Another way to think about the “systemization of the steps taken to recover amounts due” is as a “payment funnel.”   We explored the concept of the payment funnel here:  The Payment Funnel: A Step-by-Step Guide to Overhauling A/R.  As stated in that article:

A payment funnel is a defined and repeatable set of steps designed to get construction companies paid on every project. Every project goes into the funnel at the top, and through each progressive step the number of non-paying accounts decreases until, at the bottom, the number of projects remaining unpaid is negligible, and the A/R report looks sparkling. The “secret” trick is that companies in the construction industry are able to create a strong payment funnel by leveraging mechanics lien and bond claim rights – security is built right into the law.

The payment funnel is another, perhaps more practical way to think about a collections policy.  Savvy drafters of a collections policy would think about it in the context of creating a payment funnel.

#9)  Litigation Policy and Procedures

As above stated, the collections policy and payment funnel are the steps a company will take to collect a debt after it becomes due and “before litigation.”  Unfortunately, however, some accounts will go into a severe default state and will require more aggressive action.  While security and mechanics lien rights will help companies avoid much litigation, there is no way to avoid all litigation forever, and accordingly, a solid credit policy must also contemplate the procedures and practices to employ when confronted by litigation.

A decent litigation policy should consider the following factors:

  • Understand that litigation policies are not “one-size-fits-all” products
  • Refer to the credit department’s mission in thinking about litigation temperament
  • Consider variances of risk categories to guide litigation decisions
  • Empower managers to make specialized and ad-hoc decisions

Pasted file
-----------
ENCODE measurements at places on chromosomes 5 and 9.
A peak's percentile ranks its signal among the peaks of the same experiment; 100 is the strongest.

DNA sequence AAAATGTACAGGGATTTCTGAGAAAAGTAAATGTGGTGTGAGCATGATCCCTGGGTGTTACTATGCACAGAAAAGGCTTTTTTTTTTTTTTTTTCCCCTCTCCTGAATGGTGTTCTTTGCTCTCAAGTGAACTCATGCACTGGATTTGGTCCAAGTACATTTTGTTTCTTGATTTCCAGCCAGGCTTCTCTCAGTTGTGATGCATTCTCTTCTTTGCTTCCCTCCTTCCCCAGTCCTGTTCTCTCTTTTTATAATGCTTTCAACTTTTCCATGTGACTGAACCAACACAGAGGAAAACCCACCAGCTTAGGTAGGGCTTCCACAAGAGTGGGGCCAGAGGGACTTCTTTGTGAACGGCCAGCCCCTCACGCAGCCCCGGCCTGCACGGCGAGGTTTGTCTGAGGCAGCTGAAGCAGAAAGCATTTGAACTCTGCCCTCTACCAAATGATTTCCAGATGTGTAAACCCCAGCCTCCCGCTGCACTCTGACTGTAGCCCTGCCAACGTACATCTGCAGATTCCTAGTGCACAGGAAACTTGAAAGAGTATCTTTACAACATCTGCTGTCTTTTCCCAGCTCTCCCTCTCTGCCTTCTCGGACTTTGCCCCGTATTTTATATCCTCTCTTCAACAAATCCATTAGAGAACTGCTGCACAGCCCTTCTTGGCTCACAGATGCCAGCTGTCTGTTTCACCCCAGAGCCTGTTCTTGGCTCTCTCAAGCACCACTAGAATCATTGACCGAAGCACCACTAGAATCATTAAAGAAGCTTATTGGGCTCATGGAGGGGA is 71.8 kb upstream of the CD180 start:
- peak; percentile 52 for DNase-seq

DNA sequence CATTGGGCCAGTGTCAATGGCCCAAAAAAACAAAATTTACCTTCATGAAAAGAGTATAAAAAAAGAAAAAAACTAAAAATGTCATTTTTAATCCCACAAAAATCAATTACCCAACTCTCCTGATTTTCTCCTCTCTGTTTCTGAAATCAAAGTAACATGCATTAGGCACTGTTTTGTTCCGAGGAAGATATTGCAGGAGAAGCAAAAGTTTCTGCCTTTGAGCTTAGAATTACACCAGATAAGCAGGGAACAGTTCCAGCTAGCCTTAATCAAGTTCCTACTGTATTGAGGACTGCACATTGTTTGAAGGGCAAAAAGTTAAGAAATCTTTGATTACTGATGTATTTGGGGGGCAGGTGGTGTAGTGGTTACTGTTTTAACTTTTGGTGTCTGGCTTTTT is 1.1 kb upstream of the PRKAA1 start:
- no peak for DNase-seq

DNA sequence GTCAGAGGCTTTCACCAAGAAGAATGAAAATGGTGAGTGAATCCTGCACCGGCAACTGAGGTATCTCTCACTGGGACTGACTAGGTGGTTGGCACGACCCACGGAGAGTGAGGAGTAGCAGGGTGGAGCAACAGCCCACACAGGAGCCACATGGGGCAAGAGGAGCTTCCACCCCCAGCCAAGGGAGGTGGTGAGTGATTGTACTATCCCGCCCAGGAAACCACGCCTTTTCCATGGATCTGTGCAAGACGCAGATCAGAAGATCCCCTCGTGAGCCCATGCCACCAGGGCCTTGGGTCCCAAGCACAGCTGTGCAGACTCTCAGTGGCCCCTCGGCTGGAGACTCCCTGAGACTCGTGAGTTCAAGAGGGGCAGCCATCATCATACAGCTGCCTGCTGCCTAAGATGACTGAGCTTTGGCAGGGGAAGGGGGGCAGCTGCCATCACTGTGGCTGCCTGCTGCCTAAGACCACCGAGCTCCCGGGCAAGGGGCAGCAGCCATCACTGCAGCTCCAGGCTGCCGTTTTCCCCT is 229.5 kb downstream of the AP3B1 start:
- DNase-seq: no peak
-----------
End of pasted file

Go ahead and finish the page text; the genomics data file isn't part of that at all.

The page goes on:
• Contemplate when in-house counsel can be used, v. hired counsel
  • Research potential attorneys so you’re ready to hire when a situation arises

#10) Managing and Oversight

The first 9 credit policy considerations all related to the credit policy itself, but this final consideration contemplates how the credit policy will be managed and supervised. As any great manager knows team managers “respect what is checked.”  The attention that a manager pays to certain elements of a company’s procedures just naturally highlights what is considered important by the manager and the company.

Successful credit policies create clarity around the structure, mission, risk categories, and procedures…but they also create clarity around how the team will actually execute on and manage to the policy. Accordingly, build in team responsibilities and roles, and how the policy will be managed, supervised, and perhaps even how compensation will be impacted based on successful collection failures that follow policy versus those that do not.

Conclusion

Credit and collections management is crucial to a company’s working capital situation, and ultimately, how a company can grow and be successful. These policies require a lot of thought and planning, and they must address a variety of important elements.  Those drafting these policies should start at the top by crafting a true mission, and finish by specifically thinking about the execution and management of the policy.  These 10 considerations should be referred to build a comprehensive credit policy.